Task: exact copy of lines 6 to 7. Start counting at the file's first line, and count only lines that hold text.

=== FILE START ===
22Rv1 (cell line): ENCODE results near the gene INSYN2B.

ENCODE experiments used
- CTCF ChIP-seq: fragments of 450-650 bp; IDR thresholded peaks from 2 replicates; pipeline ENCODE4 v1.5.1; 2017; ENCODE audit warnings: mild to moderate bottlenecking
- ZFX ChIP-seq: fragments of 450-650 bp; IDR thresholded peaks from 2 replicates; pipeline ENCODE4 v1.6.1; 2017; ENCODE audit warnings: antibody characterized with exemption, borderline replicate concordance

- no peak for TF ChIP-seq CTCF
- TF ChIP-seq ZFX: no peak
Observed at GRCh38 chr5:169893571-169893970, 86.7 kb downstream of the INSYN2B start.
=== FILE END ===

- TF ChIP-seq ZFX: no peak
Observed at GRCh38 chr5:169893571-169893970, 86.7 kb downstream of the INSYN2B start.